"We are already in talks with some investors to partially buy some of the universities. Universities are not a going concern anymore but are now riddled with mismanagement and debts. We will market Kenyan universities as centres of education excellence internationally so that the institutions don't become a wasted investment," Mr Kuria said.
Kuria added: "The investors will run the universities profitably. They will also put to use the huge tracts of land universities have that are not in use by putting it under agriculture and affordable housing units for students and staff. Those in management have reached the end of their thinking capacity. We are bringing investors to turn the assets they have into money."
But Uasu National Secretary General Constantine Wasonga said that education is a public good and the minister could not purport to have powers to privatise public universities.
Dr Wasonga told Kuria to come out clearly on which public universities the government wants privatised. The CS, he added, should make the names of the foreign investors public, including country of origin, the terms of privatisation and the impact the move will have on the universities' workforce.
"Earlier in 2020, we saw this coming by the government taking government-sponsored students to private universities. Having done that, and Kenyans never resisted, they now want to buy public universities and make them private entities," said Wasonga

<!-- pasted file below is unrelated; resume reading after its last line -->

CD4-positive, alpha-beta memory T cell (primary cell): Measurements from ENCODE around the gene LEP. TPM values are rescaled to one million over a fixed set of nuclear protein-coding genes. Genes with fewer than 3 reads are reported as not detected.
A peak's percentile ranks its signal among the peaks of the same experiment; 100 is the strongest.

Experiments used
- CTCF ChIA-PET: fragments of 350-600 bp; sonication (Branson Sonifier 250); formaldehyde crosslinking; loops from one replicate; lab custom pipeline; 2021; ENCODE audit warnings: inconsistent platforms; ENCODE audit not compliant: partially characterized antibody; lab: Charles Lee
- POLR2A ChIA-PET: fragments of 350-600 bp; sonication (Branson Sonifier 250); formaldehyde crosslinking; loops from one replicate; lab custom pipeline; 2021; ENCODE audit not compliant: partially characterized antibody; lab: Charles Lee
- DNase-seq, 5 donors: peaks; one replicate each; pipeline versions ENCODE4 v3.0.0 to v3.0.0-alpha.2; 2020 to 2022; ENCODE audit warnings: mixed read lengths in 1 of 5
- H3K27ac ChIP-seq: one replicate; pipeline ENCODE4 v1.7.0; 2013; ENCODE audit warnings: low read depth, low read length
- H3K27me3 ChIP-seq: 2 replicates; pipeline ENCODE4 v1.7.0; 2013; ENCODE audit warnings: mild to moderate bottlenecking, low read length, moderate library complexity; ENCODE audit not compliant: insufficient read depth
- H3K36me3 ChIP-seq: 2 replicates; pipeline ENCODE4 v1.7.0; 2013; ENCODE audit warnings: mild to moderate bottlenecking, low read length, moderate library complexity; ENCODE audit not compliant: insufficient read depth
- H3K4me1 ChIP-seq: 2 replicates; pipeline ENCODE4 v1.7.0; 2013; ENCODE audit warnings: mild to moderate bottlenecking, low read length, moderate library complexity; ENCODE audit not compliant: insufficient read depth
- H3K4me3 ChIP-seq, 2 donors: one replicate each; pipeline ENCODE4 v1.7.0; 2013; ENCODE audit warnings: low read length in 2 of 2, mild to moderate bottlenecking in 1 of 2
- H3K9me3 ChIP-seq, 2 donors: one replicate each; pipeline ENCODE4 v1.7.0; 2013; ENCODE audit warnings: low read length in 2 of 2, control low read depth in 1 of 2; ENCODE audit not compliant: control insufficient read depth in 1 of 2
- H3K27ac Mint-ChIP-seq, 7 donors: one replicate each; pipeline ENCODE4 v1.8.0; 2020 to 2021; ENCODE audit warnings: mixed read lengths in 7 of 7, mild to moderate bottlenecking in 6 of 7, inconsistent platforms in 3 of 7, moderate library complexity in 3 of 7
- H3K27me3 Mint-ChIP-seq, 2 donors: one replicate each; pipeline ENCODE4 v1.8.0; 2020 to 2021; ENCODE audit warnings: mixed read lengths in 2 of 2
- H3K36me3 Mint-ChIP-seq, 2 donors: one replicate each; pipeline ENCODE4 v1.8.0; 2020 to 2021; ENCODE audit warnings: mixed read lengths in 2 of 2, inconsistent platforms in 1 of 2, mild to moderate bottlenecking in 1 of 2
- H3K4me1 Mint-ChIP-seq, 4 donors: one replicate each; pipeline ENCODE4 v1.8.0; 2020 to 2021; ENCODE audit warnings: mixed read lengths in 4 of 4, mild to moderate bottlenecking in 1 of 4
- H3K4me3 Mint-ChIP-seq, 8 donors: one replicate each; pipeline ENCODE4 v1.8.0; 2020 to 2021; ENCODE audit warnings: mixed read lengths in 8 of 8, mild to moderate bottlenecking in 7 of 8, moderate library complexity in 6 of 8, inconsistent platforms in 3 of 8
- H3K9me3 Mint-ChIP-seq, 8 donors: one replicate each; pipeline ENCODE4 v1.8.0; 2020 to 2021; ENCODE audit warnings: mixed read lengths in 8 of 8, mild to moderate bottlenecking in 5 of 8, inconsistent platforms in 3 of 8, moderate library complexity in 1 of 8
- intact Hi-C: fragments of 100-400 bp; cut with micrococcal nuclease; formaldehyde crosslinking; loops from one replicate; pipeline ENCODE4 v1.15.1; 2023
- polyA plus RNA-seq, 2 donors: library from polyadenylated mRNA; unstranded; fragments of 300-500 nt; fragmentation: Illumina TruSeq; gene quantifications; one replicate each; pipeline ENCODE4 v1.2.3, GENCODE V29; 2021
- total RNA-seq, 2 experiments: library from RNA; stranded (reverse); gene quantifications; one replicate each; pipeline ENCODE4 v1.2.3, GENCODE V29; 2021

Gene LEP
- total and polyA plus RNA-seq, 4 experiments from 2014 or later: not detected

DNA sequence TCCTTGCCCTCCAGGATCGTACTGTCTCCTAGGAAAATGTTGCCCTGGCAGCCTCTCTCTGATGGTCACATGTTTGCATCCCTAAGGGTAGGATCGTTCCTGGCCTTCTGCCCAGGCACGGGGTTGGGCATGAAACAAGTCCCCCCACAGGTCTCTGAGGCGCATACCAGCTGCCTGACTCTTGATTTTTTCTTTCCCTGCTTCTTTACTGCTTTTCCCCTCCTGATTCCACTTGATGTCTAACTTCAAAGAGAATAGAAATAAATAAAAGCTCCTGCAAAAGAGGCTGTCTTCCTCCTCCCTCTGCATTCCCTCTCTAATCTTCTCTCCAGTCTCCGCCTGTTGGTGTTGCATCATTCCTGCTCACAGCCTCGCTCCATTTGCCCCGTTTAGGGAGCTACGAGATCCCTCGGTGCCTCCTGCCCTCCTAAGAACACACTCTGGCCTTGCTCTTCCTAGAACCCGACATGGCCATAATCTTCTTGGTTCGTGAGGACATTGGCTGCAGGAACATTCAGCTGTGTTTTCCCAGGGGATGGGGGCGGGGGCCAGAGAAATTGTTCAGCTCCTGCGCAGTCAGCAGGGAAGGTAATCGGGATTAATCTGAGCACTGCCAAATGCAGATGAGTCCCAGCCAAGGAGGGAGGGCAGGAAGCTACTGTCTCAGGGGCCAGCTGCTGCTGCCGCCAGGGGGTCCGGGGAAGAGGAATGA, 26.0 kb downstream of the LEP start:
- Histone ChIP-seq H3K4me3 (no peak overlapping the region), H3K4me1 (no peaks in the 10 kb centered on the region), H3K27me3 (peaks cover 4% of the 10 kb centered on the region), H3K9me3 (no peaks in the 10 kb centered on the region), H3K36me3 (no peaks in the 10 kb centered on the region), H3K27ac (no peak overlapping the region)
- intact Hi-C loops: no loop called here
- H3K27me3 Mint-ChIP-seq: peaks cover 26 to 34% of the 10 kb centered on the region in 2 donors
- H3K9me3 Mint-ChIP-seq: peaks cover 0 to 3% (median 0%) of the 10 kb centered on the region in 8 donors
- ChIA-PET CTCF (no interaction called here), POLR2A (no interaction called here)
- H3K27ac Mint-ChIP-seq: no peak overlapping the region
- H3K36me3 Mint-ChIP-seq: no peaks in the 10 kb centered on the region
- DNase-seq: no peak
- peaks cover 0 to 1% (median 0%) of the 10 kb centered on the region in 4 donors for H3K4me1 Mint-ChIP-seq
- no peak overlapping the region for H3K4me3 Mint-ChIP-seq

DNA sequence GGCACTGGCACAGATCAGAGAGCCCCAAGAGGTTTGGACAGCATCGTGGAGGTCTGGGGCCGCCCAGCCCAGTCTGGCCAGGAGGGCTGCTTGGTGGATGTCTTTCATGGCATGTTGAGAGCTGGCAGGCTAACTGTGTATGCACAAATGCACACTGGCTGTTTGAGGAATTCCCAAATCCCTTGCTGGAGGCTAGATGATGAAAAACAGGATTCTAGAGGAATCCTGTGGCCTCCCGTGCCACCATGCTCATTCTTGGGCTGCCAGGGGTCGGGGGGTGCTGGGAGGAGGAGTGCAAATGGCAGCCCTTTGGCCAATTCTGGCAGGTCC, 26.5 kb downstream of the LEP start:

He went on: "When you see Kuria saying that they got investors from Indonesia, don't be cheated. They are the ones who are the 'investors' and are targeting a particular university to buy and make it a personal property. We will resist the move by our blood the way we resisted merger of universities."
Wasonga said if universities are privatised, the cost of education will rise because investors will charge fees "the way they want" thus denying many Kenyans access to higher education.
Kusu Secretary General Charles Mukhwaya said they would not support the privatisation bid, arguing that this would "spell the end of the country."
"Kenya is struggling to be a developed country and requires serious, highly qualified human resources. The moment you shift education into private hands, it means only very rich people will afford to get that education," said Dr Mukhwaya.
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